Start negotiations with Turkey, with conditions
Canberra, 7 October 2004
EU Commission recommends: start negotiations with Turkey, with conditions
The executive arm of the EU, the European Commission, overnight released a comprehensive report assessing Turkey’s eligibility as a candidate to commence European Union accession negotiations. Human rights, democracy, the rule of law and the protection of minorities were examined and, as a result, the Commission recommends starting accession negotiations with Turkey, provided that certain key legislation, which is currently in preparation, enters into force.
The Commission suggests a three pillar strategy in the EU’s approach to the negotiations. First, there should be strengthened cooperation to reinforce and support the reform process in Turkey. Second, negotiations should be adapted to the specific challenges related to Turkey’s accession. Lastly, a substantially strengthened political and cultural dialogue should be attempted, aimed at bringing people from the EU Member States and Turkey closer together. While convinced that the accession process will be essential in guiding further reforms in Turkey, the Commission underlines that accession negotiations are by its nature an open-ended process. The objective – accession - is clear, but it cannot be guaranteed beforehand.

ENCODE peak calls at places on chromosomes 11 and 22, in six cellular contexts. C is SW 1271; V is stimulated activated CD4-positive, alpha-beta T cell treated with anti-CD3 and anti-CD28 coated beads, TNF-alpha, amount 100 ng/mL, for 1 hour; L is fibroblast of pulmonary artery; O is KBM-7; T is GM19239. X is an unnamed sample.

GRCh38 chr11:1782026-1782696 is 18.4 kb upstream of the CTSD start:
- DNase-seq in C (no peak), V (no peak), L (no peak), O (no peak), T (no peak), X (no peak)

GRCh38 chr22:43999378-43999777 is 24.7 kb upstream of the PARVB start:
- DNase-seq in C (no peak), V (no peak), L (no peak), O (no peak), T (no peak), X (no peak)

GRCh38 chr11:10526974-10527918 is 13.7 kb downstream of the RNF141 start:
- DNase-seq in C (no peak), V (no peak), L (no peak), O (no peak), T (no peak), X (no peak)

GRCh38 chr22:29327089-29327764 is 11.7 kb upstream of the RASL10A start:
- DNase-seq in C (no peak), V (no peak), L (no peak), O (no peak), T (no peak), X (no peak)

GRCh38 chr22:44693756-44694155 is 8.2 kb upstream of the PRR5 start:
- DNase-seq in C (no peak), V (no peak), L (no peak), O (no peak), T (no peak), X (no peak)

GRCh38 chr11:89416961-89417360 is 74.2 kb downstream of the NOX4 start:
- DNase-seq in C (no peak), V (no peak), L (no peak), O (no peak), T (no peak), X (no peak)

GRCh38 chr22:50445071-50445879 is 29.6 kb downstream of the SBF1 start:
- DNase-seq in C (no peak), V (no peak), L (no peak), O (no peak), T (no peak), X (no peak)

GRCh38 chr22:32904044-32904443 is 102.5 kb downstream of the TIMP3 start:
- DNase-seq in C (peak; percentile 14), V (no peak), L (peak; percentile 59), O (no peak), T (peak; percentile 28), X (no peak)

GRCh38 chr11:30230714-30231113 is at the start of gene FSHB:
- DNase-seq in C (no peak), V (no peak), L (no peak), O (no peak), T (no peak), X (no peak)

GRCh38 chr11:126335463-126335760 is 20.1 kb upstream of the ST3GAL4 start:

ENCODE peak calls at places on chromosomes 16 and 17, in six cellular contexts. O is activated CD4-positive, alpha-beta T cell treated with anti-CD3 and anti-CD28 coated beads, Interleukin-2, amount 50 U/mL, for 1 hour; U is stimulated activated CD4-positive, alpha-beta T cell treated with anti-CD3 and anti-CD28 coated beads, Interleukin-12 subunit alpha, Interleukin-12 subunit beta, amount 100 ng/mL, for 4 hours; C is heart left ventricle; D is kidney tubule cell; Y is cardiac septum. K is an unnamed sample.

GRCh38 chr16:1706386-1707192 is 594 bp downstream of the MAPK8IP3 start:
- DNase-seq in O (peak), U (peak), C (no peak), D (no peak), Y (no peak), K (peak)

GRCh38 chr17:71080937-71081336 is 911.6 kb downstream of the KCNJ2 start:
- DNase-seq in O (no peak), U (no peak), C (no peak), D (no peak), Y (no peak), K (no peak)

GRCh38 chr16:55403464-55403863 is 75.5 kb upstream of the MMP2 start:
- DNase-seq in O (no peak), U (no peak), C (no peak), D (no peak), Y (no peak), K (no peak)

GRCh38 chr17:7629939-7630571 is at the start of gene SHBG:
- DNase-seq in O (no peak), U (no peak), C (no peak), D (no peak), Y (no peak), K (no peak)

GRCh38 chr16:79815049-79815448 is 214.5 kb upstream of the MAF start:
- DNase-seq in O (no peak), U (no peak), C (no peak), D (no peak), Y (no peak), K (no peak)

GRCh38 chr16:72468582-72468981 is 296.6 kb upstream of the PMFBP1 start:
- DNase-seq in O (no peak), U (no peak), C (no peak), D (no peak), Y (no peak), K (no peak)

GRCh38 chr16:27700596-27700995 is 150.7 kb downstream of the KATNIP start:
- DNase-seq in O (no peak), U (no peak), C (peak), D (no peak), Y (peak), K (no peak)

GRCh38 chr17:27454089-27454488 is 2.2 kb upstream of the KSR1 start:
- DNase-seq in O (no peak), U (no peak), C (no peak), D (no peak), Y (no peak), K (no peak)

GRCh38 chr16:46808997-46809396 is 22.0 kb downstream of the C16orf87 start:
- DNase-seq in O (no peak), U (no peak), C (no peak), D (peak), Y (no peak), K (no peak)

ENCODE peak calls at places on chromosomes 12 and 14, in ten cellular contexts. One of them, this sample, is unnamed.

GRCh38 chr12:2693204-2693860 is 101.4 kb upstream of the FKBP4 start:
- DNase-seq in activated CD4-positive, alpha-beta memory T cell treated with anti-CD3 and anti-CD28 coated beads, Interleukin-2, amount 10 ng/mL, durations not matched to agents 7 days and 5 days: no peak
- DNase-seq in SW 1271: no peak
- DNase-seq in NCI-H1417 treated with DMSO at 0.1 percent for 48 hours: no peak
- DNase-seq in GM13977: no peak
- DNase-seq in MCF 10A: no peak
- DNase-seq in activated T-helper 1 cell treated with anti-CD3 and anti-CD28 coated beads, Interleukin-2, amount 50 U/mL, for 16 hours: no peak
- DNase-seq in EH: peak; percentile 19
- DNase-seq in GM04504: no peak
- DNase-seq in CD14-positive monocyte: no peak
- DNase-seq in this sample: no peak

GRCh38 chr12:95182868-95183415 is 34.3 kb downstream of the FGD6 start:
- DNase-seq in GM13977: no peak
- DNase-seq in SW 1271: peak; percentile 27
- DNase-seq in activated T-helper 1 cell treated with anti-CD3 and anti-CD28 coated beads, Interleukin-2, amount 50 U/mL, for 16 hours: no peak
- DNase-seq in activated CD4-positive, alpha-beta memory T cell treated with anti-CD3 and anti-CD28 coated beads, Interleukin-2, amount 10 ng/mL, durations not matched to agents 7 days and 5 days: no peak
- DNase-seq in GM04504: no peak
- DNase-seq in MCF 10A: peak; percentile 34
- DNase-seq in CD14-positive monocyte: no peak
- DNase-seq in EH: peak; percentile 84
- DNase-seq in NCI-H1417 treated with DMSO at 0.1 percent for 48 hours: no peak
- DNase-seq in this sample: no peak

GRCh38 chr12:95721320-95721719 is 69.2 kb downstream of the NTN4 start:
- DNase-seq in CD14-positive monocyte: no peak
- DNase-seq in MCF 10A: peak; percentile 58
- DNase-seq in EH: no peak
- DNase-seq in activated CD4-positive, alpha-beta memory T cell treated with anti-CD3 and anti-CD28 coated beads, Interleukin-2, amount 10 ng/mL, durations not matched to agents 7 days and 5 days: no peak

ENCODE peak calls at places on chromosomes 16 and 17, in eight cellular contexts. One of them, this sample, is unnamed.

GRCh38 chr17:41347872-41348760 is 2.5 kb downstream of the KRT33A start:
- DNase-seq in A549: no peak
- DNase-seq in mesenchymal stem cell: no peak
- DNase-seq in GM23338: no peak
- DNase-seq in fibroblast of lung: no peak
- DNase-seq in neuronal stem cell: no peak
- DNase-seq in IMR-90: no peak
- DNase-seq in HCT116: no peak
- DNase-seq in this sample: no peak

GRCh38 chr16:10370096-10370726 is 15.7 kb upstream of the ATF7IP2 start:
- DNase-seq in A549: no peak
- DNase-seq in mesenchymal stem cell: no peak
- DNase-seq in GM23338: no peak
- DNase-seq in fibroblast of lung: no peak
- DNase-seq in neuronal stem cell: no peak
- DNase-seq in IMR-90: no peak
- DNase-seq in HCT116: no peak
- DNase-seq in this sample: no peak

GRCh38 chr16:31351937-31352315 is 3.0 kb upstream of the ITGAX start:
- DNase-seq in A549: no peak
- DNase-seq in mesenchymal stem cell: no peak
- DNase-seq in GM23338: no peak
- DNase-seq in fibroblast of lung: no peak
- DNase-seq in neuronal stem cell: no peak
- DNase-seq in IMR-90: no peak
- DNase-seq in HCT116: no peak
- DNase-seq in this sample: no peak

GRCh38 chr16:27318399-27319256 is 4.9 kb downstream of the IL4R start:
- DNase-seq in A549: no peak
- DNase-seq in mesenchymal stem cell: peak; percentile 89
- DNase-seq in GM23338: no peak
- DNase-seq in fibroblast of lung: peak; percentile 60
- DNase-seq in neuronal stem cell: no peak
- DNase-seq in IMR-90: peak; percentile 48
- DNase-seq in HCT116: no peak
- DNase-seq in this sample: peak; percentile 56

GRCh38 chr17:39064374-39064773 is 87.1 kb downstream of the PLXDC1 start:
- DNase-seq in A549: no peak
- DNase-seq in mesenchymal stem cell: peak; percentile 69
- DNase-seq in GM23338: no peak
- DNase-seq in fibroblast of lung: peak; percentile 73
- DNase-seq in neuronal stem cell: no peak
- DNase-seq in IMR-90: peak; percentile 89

The Commission also presented an assessment of the effects of the possible accession of Turkey to the European Union, concluding that such a prospect, while challenging for the EU and Turkey, could offer important opportunities for both if it is well managed.
Meeting in Copenhagen in December 2002, the European Council stated: “If the European Council in December 2004, on the basis of a report and a recommendation from the Commission, decides that Turkey fulfils the Copenhagen political criteria, the European Union will open accession negotiations with Turkey without delay. This was reaffirmed by the European Council in Brussels in June 2004. The decision by the Commission follows this request.
The main elements of the Commission’s recommendations Turkey has substantially progressed in its political reform process, in particular via the far reaching constitutional and legislative changes adopted over the last years, in line with the priorities set out in the Accession Partnership. The Law on Associations, however, the new Penal Code and the Law on Intermediate Courts of Appeal have not yet entered into force. Moreover, the Code on Criminal Procedure, the legislation establishing the judicial police and the law on execution of punishments and measures, are still to be adopted.